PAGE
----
The great thing about the English language is that it is never static and every year acquires new words. Obviously in this high-tech world we live in, there are lots of new job-related words, but when a new word comes along that is hip, clever and touched with populist magic, the response is viral. This year, “selfie” comes out top of the list of new words.
A “selfie” is where you extend your arm and take a photograph of yourself, alone, or with others. Taking into consideration that almost everyone in the first world has some sort of camera, “selfie,” is spot on in nailing the unbridled narcissism that blinds people to the awareness that they would be better off not finding that picture on their devices, the morning after.
I don’t know if actor and author, Amy Huberman does “selfies,“ but as an actor, she certainly isn’t fond of being one of the mob.
“Being labelled Mrs Brian O’Driscoll makes me more defiant. I don’t really tolerate men bracketing me as a fluffy WAG.”
WAG, the word, is a bit tired now, but it still has the power to remind us of the tsunami of bling and ignorance that washed over us during the boom and almost fatally drowned good taste and refinement.
“(The term WAG) is one hundred per cent derogatory,”says Amy. “Even if you decided you wanted to be a stay-at-home mum and that was your job, why should you be defined in relation to your man?”
The first Wags were a pretty unrefined by-product of the Premier Football League. The witless WAGs, with their bad taste and vulgar fashion sense, were a Godsend to the tabloids. But it was like throwing Smarties to a hippopotamus.. More and more Smarties were needed and so the WAGs have spread out and expanded their presence to every sport, from tiddlywinks to modern cage fighting. But there is one exception. I exonerate the darts community. Jockey Wilson and Eric Bristow were surrounded by dart WAGs, long before it was profitable or popular and they have the peroxide to prove it.
And by the way, did you notice that I was careful to described Amy as an actor, not an actress. Over the past ten years or so, the female “luvvies” insist on being referred to as actors, not actresses. What was so wrong with actress?.
“Breaking the gender barrier wasn’t the end of the struggle for females who act,”said one militant female thespian. “It was only the beginning.”
The beginning of what, she did not say, but it prompted one Hollywood wag to mock …”and the Oscar for the Best Actor with a Vagina goes to”…
“Bromance” is another effective and still relatively new word. A “bromance” is a healthy, secure friendship between two heterosexual guys. Think Martin O’Neill and Roy Keane. If they can hold it together at the helm of the Irish team, their “bromance” will not alone be a miracle, it will spawn dozens of copycat Martins and Roys, luxuriating in the freedom. to blame each other for being late home from the pub.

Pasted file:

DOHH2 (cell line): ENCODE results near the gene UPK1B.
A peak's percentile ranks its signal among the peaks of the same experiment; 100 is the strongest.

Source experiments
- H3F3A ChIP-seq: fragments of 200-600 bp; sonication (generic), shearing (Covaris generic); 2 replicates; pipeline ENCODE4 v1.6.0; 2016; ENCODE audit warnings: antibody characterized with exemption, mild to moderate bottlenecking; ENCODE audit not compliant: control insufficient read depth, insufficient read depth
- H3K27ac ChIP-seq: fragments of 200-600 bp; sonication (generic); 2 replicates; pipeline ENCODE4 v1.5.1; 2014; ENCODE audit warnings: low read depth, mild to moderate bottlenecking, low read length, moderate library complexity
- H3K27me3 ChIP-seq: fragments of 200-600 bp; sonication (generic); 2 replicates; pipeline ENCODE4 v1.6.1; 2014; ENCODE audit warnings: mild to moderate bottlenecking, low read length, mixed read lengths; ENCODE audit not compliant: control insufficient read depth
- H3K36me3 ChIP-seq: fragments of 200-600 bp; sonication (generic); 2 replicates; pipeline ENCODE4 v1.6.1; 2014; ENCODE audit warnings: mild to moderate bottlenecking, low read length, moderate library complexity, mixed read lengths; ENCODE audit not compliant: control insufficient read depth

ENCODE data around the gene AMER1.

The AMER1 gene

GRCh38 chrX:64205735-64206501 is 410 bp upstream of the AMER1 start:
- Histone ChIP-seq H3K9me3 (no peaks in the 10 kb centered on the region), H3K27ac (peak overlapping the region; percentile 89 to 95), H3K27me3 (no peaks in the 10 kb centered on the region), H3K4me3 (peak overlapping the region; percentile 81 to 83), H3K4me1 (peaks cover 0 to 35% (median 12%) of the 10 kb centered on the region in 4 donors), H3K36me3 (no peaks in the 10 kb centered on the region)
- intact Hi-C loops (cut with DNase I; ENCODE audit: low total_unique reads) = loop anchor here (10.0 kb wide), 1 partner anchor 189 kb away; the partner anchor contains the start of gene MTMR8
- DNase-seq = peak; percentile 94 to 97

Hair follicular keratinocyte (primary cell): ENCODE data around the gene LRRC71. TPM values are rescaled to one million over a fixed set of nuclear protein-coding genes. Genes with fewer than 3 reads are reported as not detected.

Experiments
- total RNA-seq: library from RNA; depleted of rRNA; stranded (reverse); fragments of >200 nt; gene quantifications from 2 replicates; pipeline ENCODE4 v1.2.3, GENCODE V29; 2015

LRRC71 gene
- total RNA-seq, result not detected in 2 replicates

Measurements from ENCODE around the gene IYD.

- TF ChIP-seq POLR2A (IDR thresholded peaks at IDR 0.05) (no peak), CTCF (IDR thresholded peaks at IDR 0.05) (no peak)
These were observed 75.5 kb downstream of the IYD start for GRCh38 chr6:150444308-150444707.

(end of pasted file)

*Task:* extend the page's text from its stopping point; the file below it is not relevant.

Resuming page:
I remember the first time I read the words “it was a gangland hit,” in an Irish Sunday newspaper. I felt we had crossed an invisible line and were now using American street slang and our words would have to move over. Crime stories became all the rage. The principal criminals were given nick-names. It was all a bit Damon Runyonesque, but the stories inspired headlines and racy copy, worthy of the New York Post. I half expected the ghost of the famous crime photographer, Wee Gee, to show up at any moment, flashlights popping in his black and white camera, while an ambulance, siren blaring, tyres squealing, sped away with the body of the latest John Doe victim.
Signs on, we took to Love/Hate like a duck to water. We observed and absorbed the violence and the amorality with gusto, because we now understand the language. We’ve also become somewhat inured to violent street crime. Everything is cool, as long as it stays on television and doesn’t come down our street.
As the sergeant used to say on Hill Street Blues, “be careful out there” There are all kinds of bankers, gangsters, shysters and self topper-uppers, still writing themselves into the on-going post-Fianna Fail, post-Celtic Tiger, post- Belfast Peace Process, post-Early for Christmas, fable of Ireland.
But the History of Hibernia is not all about crime stories. One man, whose sporting exploits are sure to be included, is Mr. Amy Huberman. I’d say he would, with a passion, hate to be defined in relation to his woman, so there’s no chance of him ever becoming part of the most pitiful band of all, the HAHs (Husbands and Hangers On).
THE LAST WORD.
Amy, I know you don’t want to interfere in Brian’s career, but the rugby pitch is getting to be as violent as Love/Hate, without the guns. As a Christmas present to him, to you, to your baby, Emma and to all of us admirers, can you try and sweet-talk him into hanging up his boots. Now.Article Written by Shay Healy First Published in The Irish Daily Mail, Saturday 30th Nov 2013 Shay Healy’s latest eBook ‘The Danny Boy Triangle’ is Out Now on Kindle 2.99 Free Kindle Reader – download app